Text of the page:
So I'd definitely go Electro-Harmonix POG I, then Endangered Audio Research Spectravibe, then Endangered Audio Research AD4096 MK I Delay. The old big-box POG just sounds enormous and is pretty simple to dial in a bunch of great sounds. The Spectravibe is a really versatile synth-trem pedal that you can get a ton of sounds on. I feel like I've hardly scratched the surface of what it can do, but I really like the crazy vibe sounds and then adding modulation to lock up the time and make it sound like a fuzzy cocked wah. It's nuts. Last but not least, I love delay and would choose the AD4096 MK I over any other pedal. Delay is a must for me on many guitar solos, and in a pinch, you can really get some great faux reverb, trem, and modulation sounds from it by turning the dials or using an expression pedal. I was torn about not having some sort of clean boost or fuzz, but I'd just crank the amp and use the guitar volume if I really needed more gain or volume.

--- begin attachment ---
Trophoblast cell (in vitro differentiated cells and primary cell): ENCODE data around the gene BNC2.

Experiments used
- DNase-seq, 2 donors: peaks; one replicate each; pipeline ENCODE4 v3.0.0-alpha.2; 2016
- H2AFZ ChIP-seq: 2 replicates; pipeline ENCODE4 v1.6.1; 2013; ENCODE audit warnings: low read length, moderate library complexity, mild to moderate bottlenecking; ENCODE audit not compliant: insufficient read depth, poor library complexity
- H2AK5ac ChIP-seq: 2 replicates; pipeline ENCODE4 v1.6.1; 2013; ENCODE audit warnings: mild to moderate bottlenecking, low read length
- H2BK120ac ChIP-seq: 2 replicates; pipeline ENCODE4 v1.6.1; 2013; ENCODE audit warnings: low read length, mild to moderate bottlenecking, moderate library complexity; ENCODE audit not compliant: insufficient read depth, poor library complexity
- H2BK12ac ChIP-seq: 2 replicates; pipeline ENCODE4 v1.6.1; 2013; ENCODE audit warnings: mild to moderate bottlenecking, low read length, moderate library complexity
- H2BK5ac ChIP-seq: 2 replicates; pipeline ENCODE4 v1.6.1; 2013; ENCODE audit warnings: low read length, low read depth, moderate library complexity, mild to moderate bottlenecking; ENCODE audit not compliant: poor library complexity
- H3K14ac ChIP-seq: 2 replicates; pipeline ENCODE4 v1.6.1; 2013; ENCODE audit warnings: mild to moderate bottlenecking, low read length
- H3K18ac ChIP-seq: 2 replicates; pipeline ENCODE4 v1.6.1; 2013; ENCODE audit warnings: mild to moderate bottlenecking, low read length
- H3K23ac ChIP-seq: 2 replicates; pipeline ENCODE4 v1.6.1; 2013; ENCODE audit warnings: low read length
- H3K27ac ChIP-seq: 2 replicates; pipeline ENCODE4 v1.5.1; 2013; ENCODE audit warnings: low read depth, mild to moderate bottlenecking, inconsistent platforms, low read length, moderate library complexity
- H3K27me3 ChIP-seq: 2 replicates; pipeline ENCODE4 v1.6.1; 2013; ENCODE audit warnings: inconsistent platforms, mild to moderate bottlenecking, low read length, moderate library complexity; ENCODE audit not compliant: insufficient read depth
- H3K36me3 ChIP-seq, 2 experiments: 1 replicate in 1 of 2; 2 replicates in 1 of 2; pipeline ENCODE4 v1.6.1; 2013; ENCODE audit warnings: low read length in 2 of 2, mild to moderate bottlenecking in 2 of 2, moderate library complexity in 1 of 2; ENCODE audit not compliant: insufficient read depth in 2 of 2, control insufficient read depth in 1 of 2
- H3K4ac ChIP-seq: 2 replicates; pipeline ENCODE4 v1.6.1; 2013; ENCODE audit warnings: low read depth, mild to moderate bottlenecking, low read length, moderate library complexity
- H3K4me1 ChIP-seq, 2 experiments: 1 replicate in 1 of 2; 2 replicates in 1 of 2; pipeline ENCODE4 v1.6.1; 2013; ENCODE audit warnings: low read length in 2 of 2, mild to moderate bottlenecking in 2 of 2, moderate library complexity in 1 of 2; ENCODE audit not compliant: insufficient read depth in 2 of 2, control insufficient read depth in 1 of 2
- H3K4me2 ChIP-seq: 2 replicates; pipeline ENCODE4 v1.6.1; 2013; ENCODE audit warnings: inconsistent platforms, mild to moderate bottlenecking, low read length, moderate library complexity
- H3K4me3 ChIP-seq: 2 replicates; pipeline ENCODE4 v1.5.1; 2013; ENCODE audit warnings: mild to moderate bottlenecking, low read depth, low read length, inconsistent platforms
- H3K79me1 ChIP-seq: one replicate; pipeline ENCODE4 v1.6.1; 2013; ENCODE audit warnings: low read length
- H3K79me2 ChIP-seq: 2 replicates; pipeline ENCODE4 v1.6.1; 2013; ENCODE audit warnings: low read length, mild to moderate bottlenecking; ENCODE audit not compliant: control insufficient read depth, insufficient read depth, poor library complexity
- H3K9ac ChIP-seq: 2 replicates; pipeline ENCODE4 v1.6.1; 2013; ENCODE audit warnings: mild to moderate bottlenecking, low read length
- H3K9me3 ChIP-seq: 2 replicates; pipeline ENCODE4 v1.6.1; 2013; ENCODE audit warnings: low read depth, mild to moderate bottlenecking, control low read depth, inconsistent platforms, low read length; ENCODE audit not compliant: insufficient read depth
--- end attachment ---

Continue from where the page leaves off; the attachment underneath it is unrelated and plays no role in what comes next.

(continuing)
When I'm stuck I try to look for inspiration outside of music, then bring that feeling or experience back to write something new. If I can really open myself up emotionally, eventually, I'll see a movie or read a book or have a conversation that will shake me at my core and make me wanna beeline for my guitar and play. It can be a struggle though, and what I know 100% does not work for me is forcing myself to finish something I'm stuck on. It's always better for me to step away and come back.
I do think playing a different instrument sometimes will pull different ideas out of you, and a while back, I started playing synth, and it inspired me to write some totally different stuff than I would on guitar. It was limited, but in a good way, b/c I couldn't really play that well, but I could play chords and write progressions. Even picking up a different guitar will sometimes get me out of a dry spot, and last year I wrote a song in Chicago Music Exchange on an unplugged hollowbody while waiting for a pickup to be installed in my acoustic.